Railroad workers point to corporate greed as the root cause of the recent influx of dangerous train derailments
Over a dozen trains have derailed across the U.S. in fewer than three months. On Feb. 3, a Norfolk Southern train derailed in East Palestine, Ohio, causing multiple explosions, toxic chemical leaks, and controlled burns that left an ecological disaster in its wake. Most recently, a train derailed in Sarasota, Florida, on Feb. 28, tipping over six railcars—one of which contained 30,000 gallons of liquid propane gas. Just this weekend, on March 4, yet another Norfolk Southern train derailed in Springfield, Ohio, sending 28 cars sliding across the tracks. While neither the Sarasota nor the second Norfolk Southern derailments caused the same level of destruction as the one in East Palestine, railroad workers warn that derailments will continue to occur if the industry continues to prioritize profit over safer labor conditions for workers.
The National Transportation Safety Board (NTSB) released a preliminary report on Feb. 23 revealing a wheel bearing on the first railcar that derailed had been in the “final stage of overheat failure moments before the derailment.” In a press conference announcing the report, NTSB Chairwoman Jennifer Homendy said the East Palestine derailment was “100% preventable … There is no accident. Every single event that we investigate is preventable.” Since the incident, the Environmental Protection Agency (EPA) has ordered Norfolk Southern to remedy the situation and clean up the damage.
In a press release, Railroad Workers United(RWU)—an inter-union, cross-craft solidarity “caucus” of railroad workers and their supporters from all crafts, carriers, and unions across North America—said that Class One freight rail carriers, including Norfolk Southern, have prioritized profits over safety, cutting maintenance, equipment inspections, and personnel in all crafts while increasing the average train size to three miles or more.
“Every day we go to work, we have serious concerns about preventing accidents like the one that occurred in Ohio,” said RWU General Secretary Jason Doering in the press release. “As locomotive engineers, conductors, signal maintainers, car inspectors, track workers, dispatchers, machinists, and electricians, we experience the reality that our jobs are becoming increasingly dangerous due to insufficient staffing, inadequate maintenance, and a lack of oversight and inspection. We recognize that limits on train lengths and weights are necessary to prevent catastrophic derailments.”
According to the Federal Railroad Administration’s Office of Safety Analysis, there are over 1,000 train derailments every year. Railroad workers say the corporate greed that plagues their industry has led to fewer safety measures and reduced staffing, resulting in derailments and other catastrophes.
“Railroad workers experience firsthand every day the dangers inherent in this style of railroading,” said RWU co-chair Gabe Christenson in the press release. “It has impacted their safety and health, state of mind, and lives on and off the job.”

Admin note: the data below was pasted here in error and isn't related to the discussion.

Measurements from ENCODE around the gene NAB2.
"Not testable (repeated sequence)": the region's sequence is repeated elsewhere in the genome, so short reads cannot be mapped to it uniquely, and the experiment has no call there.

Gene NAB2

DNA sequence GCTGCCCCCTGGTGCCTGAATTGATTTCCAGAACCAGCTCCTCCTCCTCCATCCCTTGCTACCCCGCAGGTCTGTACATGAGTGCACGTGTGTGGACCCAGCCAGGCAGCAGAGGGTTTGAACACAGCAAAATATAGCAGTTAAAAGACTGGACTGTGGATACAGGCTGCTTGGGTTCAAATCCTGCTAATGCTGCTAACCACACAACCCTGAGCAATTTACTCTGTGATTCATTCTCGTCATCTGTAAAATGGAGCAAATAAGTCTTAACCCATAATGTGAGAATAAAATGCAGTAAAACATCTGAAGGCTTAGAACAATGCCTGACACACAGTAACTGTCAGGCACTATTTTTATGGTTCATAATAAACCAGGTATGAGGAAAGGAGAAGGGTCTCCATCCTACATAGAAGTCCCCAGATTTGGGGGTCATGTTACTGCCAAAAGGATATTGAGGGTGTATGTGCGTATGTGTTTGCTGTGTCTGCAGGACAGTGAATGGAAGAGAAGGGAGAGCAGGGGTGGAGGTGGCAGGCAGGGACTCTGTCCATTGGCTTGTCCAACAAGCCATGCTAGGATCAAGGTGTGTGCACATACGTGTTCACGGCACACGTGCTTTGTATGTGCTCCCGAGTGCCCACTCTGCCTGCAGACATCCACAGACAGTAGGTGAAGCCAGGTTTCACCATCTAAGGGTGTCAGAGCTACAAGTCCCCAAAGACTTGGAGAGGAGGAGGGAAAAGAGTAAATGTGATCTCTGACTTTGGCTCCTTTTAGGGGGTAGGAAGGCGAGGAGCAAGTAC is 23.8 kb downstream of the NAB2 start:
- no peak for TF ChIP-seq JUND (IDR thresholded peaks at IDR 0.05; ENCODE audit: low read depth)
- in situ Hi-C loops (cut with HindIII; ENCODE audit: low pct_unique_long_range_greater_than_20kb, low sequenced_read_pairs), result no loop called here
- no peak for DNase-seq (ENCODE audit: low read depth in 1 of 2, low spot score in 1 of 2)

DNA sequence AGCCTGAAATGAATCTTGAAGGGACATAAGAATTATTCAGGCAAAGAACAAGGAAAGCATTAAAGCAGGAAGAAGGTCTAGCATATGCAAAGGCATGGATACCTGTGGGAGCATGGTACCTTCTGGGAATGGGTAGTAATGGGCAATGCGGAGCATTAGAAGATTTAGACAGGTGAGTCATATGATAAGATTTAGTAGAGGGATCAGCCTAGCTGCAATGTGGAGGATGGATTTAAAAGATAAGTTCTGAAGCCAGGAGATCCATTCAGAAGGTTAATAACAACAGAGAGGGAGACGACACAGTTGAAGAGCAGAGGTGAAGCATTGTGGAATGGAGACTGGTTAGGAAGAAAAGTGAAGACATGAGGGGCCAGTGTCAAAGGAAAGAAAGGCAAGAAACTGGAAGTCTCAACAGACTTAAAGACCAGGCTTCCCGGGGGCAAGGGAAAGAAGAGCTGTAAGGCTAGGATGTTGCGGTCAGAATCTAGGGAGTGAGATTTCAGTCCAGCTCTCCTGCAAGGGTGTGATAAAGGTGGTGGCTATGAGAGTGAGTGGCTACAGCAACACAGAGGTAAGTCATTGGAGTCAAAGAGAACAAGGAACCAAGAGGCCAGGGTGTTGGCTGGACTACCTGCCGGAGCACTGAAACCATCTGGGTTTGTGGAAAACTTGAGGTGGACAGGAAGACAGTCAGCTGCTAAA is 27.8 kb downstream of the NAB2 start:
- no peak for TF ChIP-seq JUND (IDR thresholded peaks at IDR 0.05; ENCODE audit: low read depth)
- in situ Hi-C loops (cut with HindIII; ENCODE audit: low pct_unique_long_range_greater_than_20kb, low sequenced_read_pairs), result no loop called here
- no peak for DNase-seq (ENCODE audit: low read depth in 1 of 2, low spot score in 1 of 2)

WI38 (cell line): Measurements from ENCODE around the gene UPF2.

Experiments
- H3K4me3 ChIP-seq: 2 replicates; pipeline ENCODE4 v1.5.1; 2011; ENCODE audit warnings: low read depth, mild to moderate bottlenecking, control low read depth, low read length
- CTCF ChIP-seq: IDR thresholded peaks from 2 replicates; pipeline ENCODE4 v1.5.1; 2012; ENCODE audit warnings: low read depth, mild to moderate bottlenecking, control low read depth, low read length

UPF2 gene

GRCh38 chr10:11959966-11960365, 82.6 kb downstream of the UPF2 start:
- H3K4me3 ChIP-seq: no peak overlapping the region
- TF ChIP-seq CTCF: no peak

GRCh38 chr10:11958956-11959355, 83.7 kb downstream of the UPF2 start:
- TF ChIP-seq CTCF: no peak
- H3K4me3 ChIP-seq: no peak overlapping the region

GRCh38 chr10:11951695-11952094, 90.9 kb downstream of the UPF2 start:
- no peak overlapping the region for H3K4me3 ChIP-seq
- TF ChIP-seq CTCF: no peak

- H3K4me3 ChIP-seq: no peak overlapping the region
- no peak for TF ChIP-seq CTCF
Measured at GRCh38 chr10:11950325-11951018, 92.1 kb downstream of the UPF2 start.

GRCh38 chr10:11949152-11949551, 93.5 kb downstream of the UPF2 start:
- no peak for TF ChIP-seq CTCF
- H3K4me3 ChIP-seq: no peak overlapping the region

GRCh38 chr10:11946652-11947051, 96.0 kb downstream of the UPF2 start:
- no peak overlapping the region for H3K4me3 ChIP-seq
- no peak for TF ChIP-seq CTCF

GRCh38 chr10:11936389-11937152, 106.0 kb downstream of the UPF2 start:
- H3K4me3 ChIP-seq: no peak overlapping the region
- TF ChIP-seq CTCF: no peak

Christenson says “precision scheduled railroading” (PSR) is also at the root of the problem. This system organizes freight scheduling based on individual cars rather than considering the balance of the train as a whole. Under the guise of streamlining operations, PSR seeks to cut costs and boost profits by running bigger trains with smaller crews.
“Because of the PSR business model, they want to have as few employees here and have them do as much work as they possibly can,” said Christenson. “I’m sick right now, but I’m at work.”
For years, railroad union workers have been fighting for paid sick leave and better comprehensive benefits, with little success. Last year, workers threatened to go on strike, but the strike was averted after Congress intervened, imposing a contract that gave workers a substantial raise but still no paid sick days.
After the East Palestine disaster, one of the largest freight railroads, CSX Transportation, announced they will provide workers with four days of annual paid sick leave, plus the option of converting three personal days into additional paid sick time. However, this deal only applies to two unions, and workers say it’s time to nationalize the railroad and maximize worker power.
Marilee Taylor, who worked 34 years as a locomotive engineer and was a Brotherhood of Locomotive Engineers and Trainmen union member, says nationalization will ensure workers have the power to advocate for their needs, including paid time off.
“We need to take [the power] out of the hands of these people who have run it into the ground,” said Taylor. “They come in, and they try to make a push for profit at all costs.”
Taylor said workers have been hamstrung for years because the industry is broken up into separate unions.
“They have done well with keeping us divided for many years,” said Taylor. “The railroads try to instill a perverted kind of pride, not in our collective work of getting a train where it’s supposed to go, but in [the individual].”